Drug screening in an obstetric population: Cost analysis

D. A. Guinn, D. W. Gauthier, R. Mehendale, P. Schrecken Berger, I. M. Albrecht

Research output: Contribution to journalArticlepeer-review


OBJECTIVE: To evaluate a policy of random drug screening in an inner-city, indigent population. METHODS: All women receiving care in our OB clinic complete a questionnaire about drug use and have a urine drug screen (UDS) at their first visit. Women with a history of drug use or a positive UDS are retested at monthly intervals, intrapartum, and with the development of complications. Each UDS is analyzed for 4 substances: marijuana (THC), cocaine (COQ, opiates (OPU), and phencyclidine (PCP). The laboratory charges $28/anaIyte tested for a total of $112/screen. Drug test results are stored in the laboratory database. Women seen in the clinic, L&D triage area, and OB inpatient senice were identified and the UDS results transferred into a database (SAS). RESULTS: To date, 1218 OB patients with UDS were identified. One hundred and three women (7.8%) had at least one positive UDS; of which 95 (92%) were detected with the first UDS. The questionnaire was completed by 94 of the 103 women; with 23 (25%) admitting current drug use. In women with a positive UDS on the first visit, an additional 128 UDS were performed at a cost of $14,336. Sixty seven women with a negative initial UDS were retested (ninety five tests). These additional tests cost $10,640 and identified 9 women, 2 known drug abusers. The most commonly detected drug of abuse was THC (38/1516 tests, 6%) followed by COC (38/1516 tests, 2.5%), OPU (22/1516, 1.5%) and PCP (8/1516, 0.5%). A total of $169,792 was spent to identify 103 women who use drugs or $1648/case. CONCLUSIONS: The incidence of drug use in our clinic was 7.8%; with 92% identified with the first UDS. A policy of routine UDS even in a high risk population is expensive. $1648/case identified. If routine UDS is to be used, it should be limited to those drugs commonly detected. For example, if" PCP were eliminated from our testing scheme, $42,448 would be saved. UDS in women who report drug use or are detected on UDS are unnecessary, unless it is part of an integrated substance abuse prevention program. The money spent on retesting women would have paid for a full time counselor in our clinic.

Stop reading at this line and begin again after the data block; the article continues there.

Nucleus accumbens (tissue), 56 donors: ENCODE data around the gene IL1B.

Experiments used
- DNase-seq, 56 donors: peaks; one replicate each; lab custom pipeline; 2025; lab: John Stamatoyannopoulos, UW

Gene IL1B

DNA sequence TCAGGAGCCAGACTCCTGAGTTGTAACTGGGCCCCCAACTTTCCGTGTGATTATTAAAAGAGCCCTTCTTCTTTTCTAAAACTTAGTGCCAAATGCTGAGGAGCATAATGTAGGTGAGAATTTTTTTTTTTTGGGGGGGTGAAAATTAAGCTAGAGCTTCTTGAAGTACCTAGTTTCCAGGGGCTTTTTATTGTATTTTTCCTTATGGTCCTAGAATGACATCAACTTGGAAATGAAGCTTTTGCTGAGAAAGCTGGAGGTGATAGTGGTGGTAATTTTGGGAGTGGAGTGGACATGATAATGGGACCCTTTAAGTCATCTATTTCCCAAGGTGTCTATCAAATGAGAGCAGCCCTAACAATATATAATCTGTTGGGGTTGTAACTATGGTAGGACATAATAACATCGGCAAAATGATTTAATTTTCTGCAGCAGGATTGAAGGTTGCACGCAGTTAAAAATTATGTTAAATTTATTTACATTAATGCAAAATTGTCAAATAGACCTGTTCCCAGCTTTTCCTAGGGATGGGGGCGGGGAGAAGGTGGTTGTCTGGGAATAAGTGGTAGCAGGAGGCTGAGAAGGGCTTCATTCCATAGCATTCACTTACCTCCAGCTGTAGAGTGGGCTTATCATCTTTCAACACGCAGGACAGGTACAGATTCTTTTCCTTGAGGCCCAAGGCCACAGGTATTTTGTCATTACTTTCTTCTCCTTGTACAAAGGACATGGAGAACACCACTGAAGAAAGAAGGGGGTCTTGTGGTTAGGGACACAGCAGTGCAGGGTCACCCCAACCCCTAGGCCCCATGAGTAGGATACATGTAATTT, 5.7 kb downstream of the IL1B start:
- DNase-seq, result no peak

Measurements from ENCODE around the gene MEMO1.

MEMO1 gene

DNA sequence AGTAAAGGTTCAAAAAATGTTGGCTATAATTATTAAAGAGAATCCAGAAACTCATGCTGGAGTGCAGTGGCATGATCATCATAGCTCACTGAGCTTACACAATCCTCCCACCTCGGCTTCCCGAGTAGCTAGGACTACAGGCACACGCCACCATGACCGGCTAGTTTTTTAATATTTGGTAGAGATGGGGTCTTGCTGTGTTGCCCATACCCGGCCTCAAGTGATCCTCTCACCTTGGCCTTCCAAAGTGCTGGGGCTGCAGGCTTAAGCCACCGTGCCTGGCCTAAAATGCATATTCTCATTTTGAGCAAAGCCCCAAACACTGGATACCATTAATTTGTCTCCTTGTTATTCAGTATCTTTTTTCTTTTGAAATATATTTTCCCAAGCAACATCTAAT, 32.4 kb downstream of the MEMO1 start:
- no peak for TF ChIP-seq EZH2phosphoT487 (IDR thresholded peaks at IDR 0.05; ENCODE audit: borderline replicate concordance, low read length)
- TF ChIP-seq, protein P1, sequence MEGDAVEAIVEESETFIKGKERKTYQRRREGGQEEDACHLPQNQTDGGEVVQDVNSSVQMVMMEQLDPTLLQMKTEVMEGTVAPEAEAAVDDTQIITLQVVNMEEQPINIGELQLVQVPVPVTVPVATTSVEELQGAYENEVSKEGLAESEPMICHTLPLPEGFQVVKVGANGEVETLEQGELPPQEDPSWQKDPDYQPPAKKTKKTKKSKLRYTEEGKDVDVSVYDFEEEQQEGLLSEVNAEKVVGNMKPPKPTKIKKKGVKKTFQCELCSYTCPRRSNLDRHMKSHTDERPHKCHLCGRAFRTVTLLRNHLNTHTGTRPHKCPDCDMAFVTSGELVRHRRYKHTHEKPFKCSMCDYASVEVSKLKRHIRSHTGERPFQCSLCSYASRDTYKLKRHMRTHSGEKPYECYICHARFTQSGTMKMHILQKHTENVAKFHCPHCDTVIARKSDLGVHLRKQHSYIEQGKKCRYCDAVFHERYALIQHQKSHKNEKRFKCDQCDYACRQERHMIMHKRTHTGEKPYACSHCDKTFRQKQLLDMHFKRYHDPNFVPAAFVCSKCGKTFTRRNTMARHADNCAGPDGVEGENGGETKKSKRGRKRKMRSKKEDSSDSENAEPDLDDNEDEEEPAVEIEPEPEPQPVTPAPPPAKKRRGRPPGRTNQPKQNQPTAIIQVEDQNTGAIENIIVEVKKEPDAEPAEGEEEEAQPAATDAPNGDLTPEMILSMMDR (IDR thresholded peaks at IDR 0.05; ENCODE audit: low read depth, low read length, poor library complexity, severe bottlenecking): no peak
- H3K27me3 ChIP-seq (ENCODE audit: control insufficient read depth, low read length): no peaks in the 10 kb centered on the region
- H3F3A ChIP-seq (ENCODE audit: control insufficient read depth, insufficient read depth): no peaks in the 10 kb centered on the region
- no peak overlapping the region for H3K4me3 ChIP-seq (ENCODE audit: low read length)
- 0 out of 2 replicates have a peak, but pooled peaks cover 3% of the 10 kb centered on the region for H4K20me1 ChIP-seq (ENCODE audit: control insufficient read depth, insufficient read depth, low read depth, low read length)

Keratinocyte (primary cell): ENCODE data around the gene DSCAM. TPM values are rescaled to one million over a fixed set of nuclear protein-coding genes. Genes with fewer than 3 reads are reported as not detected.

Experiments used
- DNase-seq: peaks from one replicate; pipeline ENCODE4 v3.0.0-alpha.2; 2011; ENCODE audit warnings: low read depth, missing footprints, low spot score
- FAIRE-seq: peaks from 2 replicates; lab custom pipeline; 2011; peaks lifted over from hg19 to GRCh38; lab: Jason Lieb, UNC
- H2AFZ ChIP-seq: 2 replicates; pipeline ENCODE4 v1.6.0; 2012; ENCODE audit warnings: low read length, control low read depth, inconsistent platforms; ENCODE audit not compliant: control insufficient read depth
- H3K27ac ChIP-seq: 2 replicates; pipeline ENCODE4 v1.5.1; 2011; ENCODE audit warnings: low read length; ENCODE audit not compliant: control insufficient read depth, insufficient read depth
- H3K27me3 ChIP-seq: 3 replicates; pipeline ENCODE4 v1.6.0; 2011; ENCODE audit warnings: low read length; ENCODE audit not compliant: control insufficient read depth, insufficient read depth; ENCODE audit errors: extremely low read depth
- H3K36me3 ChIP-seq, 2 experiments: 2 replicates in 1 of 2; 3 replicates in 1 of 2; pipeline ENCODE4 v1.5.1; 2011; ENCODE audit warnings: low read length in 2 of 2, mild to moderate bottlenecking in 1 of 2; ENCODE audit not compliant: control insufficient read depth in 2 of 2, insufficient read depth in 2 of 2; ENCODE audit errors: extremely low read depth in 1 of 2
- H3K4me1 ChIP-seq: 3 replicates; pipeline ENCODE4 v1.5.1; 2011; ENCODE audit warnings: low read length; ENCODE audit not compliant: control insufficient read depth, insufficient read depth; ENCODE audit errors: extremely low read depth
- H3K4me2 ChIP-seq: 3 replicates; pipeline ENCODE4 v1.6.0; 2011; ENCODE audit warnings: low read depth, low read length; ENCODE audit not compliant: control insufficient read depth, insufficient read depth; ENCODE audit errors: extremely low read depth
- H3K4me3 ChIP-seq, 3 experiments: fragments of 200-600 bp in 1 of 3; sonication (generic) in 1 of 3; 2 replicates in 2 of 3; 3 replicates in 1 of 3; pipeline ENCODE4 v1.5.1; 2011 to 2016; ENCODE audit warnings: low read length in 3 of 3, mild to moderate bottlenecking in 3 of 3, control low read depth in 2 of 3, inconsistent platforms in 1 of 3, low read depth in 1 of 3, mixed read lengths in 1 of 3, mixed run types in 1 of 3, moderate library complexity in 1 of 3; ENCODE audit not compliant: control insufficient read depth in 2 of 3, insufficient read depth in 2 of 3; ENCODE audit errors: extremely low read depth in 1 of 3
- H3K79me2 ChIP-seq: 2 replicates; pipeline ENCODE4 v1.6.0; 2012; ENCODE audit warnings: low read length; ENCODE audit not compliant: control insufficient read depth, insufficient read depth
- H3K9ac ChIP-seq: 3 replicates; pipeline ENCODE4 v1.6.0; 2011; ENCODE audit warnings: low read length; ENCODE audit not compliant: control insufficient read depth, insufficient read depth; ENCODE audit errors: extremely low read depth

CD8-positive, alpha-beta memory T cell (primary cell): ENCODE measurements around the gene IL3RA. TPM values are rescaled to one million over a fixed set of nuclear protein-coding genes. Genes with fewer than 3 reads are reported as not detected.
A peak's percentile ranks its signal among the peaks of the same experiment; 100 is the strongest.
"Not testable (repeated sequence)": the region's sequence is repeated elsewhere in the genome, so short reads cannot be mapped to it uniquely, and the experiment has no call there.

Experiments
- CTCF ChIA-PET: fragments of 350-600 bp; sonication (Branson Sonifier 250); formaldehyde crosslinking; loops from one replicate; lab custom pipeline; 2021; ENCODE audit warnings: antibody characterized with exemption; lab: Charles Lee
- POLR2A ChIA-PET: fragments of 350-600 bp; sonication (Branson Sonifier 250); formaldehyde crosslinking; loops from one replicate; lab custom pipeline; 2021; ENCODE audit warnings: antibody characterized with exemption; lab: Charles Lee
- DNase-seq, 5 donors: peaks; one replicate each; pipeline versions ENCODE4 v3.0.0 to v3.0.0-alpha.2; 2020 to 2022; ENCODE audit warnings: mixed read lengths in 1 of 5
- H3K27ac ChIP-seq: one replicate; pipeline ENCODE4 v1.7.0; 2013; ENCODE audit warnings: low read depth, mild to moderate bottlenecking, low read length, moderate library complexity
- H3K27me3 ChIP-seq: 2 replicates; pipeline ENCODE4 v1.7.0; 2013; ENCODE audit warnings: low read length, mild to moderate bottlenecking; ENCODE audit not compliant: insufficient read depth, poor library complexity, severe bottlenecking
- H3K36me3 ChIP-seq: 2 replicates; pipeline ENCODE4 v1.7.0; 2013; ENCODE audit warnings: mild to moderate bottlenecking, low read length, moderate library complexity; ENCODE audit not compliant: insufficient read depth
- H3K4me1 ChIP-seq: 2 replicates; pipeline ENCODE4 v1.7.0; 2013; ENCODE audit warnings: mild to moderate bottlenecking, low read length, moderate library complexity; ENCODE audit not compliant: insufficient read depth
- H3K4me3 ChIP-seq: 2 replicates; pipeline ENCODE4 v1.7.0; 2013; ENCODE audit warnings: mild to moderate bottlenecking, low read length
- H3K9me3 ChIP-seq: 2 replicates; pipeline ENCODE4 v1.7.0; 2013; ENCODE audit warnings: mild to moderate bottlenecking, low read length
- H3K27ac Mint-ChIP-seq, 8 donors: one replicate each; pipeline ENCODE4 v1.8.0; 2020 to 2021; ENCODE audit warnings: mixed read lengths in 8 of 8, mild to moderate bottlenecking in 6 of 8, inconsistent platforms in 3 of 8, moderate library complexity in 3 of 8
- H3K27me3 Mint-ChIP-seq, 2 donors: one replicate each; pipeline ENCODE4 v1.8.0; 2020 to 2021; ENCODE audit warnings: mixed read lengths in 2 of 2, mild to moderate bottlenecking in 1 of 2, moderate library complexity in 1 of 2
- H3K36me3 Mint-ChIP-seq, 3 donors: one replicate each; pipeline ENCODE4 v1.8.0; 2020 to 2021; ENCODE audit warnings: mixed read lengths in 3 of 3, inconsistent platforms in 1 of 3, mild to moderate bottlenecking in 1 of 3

Original languageEnglish (US)
Pages (from-to)S183
JournalActa Diabetologica Latina
Issue number1 PART II
StatePublished - 1997
Externally publishedYes

ASJC Scopus subject areas

  • Internal Medicine
  • Endocrinology, Diabetes and Metabolism
  • Endocrinology


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